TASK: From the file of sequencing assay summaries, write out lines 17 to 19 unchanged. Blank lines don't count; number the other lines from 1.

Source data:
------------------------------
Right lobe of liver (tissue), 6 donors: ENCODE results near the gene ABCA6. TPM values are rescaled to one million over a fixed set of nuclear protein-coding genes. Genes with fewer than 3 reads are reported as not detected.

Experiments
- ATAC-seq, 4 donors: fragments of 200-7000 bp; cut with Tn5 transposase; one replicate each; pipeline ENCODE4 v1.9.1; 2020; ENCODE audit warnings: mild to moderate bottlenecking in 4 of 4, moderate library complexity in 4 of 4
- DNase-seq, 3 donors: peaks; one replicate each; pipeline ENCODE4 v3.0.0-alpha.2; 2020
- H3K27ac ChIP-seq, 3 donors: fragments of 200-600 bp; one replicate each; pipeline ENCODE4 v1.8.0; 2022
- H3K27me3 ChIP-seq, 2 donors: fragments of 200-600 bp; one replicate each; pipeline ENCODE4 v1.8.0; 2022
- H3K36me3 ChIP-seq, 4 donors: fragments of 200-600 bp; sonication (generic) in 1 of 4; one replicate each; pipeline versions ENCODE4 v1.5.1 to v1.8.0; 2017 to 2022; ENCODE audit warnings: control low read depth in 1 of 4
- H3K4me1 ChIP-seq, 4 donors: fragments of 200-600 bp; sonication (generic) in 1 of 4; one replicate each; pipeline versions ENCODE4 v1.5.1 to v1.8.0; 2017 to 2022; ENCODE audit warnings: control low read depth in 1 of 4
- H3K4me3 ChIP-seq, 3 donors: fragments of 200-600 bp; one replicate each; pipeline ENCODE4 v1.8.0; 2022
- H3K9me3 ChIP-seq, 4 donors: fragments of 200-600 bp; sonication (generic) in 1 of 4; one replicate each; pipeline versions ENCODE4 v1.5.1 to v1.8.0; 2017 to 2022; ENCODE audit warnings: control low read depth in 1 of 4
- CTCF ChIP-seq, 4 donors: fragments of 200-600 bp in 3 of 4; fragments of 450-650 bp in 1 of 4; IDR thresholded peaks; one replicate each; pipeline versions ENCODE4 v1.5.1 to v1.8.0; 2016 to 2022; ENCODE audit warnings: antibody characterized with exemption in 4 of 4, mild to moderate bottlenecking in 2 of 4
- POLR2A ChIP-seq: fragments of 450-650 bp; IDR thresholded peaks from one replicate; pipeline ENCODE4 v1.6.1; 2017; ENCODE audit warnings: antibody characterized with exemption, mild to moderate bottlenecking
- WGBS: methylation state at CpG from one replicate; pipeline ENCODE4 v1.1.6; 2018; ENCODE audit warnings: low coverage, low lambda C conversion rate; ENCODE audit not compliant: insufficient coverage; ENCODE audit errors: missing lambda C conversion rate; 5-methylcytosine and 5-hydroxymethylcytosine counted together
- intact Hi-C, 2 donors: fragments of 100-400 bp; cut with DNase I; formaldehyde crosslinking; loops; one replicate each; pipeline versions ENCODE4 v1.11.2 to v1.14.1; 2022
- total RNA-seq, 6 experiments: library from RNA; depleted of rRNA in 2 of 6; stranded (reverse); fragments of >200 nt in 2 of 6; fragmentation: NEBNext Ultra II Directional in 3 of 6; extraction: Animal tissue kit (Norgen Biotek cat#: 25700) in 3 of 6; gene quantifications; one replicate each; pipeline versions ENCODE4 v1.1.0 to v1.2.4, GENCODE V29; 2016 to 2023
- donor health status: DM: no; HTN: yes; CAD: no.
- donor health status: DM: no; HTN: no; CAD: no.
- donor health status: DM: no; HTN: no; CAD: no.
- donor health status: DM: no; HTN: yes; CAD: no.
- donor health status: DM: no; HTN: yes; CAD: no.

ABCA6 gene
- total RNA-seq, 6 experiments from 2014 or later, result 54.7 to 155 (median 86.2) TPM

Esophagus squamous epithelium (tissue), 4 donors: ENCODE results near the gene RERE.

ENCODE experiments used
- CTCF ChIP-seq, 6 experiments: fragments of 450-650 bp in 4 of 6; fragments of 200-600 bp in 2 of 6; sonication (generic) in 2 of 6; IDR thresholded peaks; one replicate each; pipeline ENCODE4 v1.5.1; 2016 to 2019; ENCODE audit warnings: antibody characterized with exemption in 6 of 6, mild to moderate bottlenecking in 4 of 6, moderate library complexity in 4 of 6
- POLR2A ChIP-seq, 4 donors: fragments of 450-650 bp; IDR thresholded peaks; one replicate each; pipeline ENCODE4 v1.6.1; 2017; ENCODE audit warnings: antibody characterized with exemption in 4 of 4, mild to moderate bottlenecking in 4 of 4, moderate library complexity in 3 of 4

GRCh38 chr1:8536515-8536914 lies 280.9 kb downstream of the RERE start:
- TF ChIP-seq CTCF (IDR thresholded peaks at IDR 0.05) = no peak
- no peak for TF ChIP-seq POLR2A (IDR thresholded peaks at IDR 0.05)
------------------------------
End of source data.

- donor health status: DM: no; HTN: no; CAD: no.
- donor health status: DM: no; HTN: no; CAD: no.
- donor health status: DM: no; HTN: yes; CAD: no.